Do you take good care of your mind? Are your thoughts making your sick? There are a number of reasons we have negative thought patterns. Some have habitual thoughts so deeply ingrained they are unaware of the destructive self talk. Others have mental health disorders like Obsessive Compulsive Disorder, where intrusive thoughts ail them. Still others listen to countless stories of suffering and heated debate/attacks (A.K.A. the evening news and talk radio). A brain burdened by negativity needs intervention.
Here are some ways to nurture your brain:
Identify one or more positive thoughts you can have about today.
Paul urged the brothers at Philippi that “whatever is true, whatever is noble, whatever is right, whatever is pure, whatever is lovely, whatever is admirable—if anything is excellent or praiseworthy—think about such things.” Phil. 4:8
Imagine “I Can” scenarios. Is there something you keep telling yourself you can’t do? (I can’t get all this work done. I can’t keep up with so and so.) Write down a scenario where your “I can’t” turns into “I can.”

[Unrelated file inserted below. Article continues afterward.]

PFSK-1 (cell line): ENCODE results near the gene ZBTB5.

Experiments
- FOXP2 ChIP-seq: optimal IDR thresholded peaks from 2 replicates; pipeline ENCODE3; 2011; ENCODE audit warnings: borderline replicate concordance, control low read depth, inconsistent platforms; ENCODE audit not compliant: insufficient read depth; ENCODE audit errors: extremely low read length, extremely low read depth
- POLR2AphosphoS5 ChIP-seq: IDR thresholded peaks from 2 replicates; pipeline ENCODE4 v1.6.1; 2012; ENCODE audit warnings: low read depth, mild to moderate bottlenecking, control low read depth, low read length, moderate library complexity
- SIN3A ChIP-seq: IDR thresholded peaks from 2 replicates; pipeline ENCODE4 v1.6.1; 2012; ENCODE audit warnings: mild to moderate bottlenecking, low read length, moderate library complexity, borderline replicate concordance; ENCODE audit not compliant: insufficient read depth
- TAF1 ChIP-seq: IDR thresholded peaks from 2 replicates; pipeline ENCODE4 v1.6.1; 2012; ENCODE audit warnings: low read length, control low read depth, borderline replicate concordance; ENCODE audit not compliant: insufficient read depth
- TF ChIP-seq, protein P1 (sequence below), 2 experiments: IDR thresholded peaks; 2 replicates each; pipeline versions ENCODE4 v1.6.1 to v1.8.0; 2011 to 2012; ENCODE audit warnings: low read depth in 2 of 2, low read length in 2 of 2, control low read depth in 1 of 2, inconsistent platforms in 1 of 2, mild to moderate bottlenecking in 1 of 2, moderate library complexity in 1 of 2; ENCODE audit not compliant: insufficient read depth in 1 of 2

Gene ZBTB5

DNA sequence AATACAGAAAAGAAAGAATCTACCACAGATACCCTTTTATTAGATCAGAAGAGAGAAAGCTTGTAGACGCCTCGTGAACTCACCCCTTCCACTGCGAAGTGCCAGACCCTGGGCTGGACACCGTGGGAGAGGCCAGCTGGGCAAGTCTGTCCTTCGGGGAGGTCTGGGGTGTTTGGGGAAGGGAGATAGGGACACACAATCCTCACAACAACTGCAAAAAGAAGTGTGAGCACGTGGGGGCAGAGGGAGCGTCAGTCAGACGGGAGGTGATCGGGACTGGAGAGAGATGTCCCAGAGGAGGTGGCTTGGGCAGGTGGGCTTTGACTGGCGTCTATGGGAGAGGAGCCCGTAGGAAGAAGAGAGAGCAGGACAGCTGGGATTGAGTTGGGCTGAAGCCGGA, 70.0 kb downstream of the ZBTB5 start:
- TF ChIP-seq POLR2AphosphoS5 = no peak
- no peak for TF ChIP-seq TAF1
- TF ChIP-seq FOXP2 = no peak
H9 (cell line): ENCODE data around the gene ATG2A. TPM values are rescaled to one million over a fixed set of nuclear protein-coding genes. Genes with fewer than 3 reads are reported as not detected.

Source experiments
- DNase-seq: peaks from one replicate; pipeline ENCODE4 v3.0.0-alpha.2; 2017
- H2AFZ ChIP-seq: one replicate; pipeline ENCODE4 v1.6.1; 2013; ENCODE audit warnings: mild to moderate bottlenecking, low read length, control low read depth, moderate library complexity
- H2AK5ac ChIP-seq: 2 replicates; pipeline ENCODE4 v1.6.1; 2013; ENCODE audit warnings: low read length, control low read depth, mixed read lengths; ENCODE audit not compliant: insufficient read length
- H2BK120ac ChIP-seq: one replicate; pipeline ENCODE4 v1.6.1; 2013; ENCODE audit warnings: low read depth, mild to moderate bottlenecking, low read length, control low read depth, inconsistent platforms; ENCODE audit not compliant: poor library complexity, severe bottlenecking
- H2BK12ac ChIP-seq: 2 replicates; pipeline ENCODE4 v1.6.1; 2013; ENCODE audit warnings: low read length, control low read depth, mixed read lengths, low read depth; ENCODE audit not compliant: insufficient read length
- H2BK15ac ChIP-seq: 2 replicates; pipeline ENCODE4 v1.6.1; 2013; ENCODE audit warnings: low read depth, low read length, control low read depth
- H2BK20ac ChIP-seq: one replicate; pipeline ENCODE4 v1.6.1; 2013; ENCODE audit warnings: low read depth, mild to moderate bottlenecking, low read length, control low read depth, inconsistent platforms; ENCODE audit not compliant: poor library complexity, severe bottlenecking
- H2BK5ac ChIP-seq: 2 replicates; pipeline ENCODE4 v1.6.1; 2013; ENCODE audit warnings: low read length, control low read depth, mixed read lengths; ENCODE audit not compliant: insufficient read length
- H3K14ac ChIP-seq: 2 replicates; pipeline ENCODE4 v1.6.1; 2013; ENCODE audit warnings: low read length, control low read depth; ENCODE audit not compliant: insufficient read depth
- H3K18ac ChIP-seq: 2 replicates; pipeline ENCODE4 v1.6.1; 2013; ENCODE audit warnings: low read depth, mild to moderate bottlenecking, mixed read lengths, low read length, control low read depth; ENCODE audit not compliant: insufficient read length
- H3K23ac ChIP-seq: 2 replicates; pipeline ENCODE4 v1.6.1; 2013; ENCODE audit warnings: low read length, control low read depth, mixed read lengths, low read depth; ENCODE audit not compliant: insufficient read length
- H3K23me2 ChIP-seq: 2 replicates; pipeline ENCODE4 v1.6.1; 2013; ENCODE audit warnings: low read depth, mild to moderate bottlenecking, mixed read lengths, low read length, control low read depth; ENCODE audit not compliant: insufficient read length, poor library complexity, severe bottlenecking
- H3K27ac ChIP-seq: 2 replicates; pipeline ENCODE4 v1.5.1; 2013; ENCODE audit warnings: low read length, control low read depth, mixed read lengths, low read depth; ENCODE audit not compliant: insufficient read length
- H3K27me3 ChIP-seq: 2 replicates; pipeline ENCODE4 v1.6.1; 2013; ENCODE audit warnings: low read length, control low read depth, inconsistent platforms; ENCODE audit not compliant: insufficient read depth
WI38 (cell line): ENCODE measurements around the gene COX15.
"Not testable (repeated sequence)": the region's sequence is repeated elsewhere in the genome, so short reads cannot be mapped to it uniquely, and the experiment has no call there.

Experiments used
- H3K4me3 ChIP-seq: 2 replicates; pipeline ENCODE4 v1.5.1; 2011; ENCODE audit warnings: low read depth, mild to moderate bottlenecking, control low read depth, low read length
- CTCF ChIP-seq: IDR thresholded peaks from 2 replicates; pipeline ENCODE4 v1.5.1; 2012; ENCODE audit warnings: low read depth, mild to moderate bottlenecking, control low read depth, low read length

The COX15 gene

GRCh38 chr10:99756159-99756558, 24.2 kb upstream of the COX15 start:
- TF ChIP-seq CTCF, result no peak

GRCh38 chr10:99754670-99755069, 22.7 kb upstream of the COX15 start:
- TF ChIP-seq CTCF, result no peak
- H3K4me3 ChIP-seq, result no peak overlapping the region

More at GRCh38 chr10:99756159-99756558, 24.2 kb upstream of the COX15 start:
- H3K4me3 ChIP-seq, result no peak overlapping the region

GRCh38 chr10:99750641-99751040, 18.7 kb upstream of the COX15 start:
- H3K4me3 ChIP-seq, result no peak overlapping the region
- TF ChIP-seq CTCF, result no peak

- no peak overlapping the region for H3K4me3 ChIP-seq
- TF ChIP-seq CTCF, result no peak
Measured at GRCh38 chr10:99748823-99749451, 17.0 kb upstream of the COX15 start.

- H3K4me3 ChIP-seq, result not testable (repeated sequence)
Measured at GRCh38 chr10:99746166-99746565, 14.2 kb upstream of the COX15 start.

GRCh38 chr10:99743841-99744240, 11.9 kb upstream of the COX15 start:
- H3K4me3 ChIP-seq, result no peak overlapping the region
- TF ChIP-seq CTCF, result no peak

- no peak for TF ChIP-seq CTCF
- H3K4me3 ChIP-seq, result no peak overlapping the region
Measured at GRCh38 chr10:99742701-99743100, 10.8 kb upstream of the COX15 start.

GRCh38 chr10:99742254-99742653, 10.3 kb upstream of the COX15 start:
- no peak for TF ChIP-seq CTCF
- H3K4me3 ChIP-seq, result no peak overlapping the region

Paul also declared, “I can do all things through Him who strengthens me.” Phil 4:13.
Share your “I can’t” struggle with another person. Consider reading to them your revised version or asking for help revising your scenario on paper.
Paul acknowledged how the saints at Philippi “shared with me in my affliction.” Paul was content in Christ, but he was also grateful for their support.
Pray about your new thoughts. You might not feel like you will be able to think differently on an ongoing basis or that you can truly accomplish whatever you wrote about. So put it in God’s hands. His ways and His thoughts are greater than ours.
More riches from Philippians are found in Paul’s reminder to, “be anxious for nothing, but in everything by prayer and supplication with thanksgiving let your requests be made known to God.” Phil 4:6
Don’t let a burdened brain go unexamined. Be aware of your thoughts, ask for feedback from others about what they hear you saying regularly, and seek additional medical or mental help when needed.